The Genesis record commences with these words: “In the beginning God created the heavens and the earth….” Subsequently, the text says: “And there was evening, and there was morning, one day.” Verses 1-5 deal with the divine activity of the beginning day of Earth’s first week. But Clayton suggests that “before that week” God already had “been active” in the work of creation. Does that make any sense—logically? How could God have been “creating” things before the beginning of the “creation”? Such a contradiction should not be attributed to be Scriptures.


The gentleman further asserts that God was involved in creation activity “after that week.” That statement explicitly contradicts the testimony of Genesis 2:1-3. Therein, Moses records that “the heavens and the earth” and “all the host of them” were “finished” (kalah—“to complete, bring to an end”; Brown, et al., 1907, p. 478) as the first week came to a conclusion. The inspired writer affirmed that God “rested” (shabhath—“to cease, desist”; Brown, et al., p. 991) from “all” His creation activity. One scholar noted that this language

…implies that the created world came into being as a fully developed whole, as a finished product. God’s creative power did not merely produce a phenomenon with vast possibilities and potentials which, in turn, would develop in the course of eons of time. The world was finished, complete, a product of God’s workmanship and was fully done (Aalders, 1981, p. 74).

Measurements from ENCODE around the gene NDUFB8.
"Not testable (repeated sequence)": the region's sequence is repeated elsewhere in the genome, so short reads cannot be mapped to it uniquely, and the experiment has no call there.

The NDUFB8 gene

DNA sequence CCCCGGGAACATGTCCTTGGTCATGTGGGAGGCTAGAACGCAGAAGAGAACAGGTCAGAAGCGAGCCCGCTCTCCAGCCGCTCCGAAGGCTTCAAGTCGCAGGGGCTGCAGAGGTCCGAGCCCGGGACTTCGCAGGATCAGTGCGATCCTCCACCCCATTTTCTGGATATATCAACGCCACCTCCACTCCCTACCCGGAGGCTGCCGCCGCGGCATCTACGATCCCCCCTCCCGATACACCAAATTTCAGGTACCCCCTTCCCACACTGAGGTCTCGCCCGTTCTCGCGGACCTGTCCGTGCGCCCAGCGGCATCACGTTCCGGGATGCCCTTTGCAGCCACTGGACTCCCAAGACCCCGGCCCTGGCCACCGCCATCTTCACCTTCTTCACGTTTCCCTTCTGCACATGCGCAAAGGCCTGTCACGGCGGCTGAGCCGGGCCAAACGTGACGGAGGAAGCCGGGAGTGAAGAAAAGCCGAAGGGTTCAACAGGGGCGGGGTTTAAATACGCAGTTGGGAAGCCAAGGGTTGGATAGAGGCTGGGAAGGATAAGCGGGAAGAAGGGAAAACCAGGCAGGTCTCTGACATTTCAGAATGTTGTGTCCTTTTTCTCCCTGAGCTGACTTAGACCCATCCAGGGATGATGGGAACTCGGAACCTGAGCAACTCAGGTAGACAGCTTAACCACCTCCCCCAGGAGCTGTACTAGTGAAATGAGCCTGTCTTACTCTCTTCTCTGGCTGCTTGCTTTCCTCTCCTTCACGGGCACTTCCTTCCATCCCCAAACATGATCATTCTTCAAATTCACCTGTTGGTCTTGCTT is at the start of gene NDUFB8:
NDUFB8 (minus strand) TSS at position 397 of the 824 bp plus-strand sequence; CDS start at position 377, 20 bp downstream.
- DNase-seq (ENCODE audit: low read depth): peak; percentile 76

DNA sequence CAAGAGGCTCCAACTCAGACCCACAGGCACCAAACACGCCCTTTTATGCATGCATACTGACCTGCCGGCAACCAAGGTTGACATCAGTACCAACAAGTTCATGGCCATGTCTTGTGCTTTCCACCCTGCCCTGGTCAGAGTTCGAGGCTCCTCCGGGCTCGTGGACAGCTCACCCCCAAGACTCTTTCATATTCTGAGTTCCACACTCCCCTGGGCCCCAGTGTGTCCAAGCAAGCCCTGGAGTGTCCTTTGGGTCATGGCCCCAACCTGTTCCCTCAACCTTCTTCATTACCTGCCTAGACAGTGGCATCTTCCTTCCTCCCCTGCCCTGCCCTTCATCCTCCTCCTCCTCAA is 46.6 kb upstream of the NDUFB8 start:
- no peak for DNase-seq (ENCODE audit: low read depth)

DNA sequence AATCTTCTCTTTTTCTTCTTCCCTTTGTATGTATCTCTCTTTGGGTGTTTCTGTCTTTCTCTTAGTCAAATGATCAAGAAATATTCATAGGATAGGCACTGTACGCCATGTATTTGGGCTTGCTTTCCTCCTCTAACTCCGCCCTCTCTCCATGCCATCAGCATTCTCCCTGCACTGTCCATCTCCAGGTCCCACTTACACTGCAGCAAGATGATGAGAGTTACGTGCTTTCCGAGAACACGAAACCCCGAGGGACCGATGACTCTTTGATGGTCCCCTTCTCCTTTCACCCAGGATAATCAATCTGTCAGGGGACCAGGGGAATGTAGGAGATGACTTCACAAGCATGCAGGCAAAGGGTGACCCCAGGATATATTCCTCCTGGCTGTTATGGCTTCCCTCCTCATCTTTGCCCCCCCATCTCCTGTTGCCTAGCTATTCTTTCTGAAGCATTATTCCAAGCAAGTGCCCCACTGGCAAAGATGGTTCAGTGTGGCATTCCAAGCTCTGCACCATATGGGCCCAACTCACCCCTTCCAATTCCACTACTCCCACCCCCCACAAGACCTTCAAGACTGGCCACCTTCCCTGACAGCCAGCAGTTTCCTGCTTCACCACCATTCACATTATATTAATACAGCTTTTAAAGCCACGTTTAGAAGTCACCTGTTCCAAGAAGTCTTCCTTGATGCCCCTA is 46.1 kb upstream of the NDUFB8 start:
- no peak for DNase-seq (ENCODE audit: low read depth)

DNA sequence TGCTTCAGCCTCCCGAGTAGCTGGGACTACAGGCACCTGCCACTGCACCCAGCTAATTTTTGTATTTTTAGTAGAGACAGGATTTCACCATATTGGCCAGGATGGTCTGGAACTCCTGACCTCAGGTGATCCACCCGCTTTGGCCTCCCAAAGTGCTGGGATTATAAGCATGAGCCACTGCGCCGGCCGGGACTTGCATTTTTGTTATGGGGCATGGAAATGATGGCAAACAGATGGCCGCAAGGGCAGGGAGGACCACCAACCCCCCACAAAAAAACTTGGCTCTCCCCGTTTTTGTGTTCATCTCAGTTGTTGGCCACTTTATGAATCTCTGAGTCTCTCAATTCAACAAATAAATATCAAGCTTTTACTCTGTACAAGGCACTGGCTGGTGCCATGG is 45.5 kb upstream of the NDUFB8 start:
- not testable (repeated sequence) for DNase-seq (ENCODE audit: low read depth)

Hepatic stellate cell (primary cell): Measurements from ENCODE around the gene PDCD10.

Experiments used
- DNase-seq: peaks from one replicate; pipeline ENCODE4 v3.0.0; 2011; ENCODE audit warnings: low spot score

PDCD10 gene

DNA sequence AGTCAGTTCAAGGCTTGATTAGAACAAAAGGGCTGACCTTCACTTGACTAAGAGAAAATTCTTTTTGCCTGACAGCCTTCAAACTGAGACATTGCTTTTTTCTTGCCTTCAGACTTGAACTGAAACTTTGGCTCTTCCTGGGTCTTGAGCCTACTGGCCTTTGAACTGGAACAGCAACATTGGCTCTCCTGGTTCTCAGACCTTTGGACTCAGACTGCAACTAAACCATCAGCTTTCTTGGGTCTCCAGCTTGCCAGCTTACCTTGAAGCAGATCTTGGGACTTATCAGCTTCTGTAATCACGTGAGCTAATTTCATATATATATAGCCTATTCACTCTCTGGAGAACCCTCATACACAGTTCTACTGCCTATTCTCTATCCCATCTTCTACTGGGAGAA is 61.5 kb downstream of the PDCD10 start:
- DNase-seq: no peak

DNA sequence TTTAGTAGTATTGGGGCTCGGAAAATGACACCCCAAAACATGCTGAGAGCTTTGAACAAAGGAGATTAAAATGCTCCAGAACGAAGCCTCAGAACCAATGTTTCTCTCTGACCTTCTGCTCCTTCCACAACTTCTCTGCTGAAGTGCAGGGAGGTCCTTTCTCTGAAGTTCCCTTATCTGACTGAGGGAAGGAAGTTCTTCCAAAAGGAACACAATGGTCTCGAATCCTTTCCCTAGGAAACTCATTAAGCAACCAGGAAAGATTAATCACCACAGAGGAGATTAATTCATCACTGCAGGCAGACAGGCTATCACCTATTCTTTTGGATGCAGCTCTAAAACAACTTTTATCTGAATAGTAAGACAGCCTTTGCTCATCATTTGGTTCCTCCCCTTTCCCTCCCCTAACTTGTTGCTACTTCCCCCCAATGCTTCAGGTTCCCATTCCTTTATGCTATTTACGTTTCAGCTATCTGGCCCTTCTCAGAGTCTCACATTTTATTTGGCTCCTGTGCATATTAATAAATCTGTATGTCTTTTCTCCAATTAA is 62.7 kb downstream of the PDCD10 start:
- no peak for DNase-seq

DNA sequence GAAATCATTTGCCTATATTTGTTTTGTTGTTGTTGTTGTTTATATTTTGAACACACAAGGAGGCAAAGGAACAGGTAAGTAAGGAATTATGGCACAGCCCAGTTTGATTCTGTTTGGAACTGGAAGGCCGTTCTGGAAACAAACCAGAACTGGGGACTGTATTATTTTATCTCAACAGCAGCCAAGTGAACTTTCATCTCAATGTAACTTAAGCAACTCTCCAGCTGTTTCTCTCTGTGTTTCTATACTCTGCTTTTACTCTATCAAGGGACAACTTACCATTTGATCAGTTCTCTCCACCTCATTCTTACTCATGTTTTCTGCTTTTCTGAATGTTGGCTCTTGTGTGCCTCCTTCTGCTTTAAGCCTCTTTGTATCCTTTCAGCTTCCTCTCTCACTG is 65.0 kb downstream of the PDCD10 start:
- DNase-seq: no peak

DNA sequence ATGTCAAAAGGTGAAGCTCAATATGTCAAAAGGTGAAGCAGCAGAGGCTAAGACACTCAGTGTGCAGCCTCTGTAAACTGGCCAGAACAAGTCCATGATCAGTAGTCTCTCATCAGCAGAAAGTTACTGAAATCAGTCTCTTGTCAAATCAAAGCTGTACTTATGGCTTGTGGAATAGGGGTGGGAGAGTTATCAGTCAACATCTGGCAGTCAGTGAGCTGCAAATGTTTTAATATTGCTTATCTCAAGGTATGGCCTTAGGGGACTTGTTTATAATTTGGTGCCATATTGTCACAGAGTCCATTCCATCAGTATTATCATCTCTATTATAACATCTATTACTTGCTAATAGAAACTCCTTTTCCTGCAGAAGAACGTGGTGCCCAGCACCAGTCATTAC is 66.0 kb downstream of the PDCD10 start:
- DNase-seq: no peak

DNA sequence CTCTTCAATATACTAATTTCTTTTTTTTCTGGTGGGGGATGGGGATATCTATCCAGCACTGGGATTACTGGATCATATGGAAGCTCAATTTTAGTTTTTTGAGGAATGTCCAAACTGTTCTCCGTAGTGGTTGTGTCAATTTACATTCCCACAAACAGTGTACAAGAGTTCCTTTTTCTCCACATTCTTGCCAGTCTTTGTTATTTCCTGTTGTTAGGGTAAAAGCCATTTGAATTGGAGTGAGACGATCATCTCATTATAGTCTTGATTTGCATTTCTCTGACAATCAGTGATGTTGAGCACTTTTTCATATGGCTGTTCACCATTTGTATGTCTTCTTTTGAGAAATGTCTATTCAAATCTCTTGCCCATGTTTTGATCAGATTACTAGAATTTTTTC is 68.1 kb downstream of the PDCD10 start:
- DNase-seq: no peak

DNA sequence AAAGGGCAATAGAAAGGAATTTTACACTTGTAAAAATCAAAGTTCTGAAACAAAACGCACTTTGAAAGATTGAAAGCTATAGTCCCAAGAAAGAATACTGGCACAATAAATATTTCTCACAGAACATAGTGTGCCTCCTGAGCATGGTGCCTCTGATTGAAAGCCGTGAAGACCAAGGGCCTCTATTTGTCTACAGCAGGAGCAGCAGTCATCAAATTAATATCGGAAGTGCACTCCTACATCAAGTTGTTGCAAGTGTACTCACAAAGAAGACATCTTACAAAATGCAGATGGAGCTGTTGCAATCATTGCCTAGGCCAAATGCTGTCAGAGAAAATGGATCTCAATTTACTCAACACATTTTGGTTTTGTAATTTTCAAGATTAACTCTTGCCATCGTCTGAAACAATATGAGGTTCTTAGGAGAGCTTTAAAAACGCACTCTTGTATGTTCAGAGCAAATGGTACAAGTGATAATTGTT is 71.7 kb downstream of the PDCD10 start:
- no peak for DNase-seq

This agrees with the well-known first law of thermodynamics, which asserts that, according to present processes, nothing is being created now.


The gentleman under review is so radical in his quest to find “creation activity” outside the bounds of the initial week, that he labels the contrary view as “apostasy.” Within this context he charged: “The apostasy of religious fundamentalism has been as catastrophic as the forsaking of the simple message of the Gospel by modern denominationalism” (1997, p. 8). Clayton appears to be calling for a cessation of doctrinal fellowship with all who subscribe to a literal view of the Mosaic testimony. Of course, if he is accurate in his charge, Moses himself becomes an apostate (Exodus 20:11). The implication is indeed both serious and foolish.

The fact that this man is used, week after week, in churches all across this country, is a vivid and tragic commentary on the ignorance of our age.


Aalders, G. Charles (1981), Genesis (Grand Rapids, MI: Zondervan).

Brown, Francis, Sr. Driver, and Charles Briggs (1907), Hebrew and English Lexicon of the Old Testament (London: Oxford University Press).

Clayton, John N. (1990), The Source (South Bend, IN: privately published).

Clayton, John N. (1997), Does God Exist?, 24[1]:4-8, January/February.

Gesenius, William (1979 reprint), Hebrew-Chaldee Lexicon to the Old Testament (Grand Rapids. MI: Baker).

Jackson, Wayne, and Bert Thompson (1992), In The Shadow of Darwin—A Review of the Teachings of John N. Clayton (Montgomery, AL: Apologetics Press).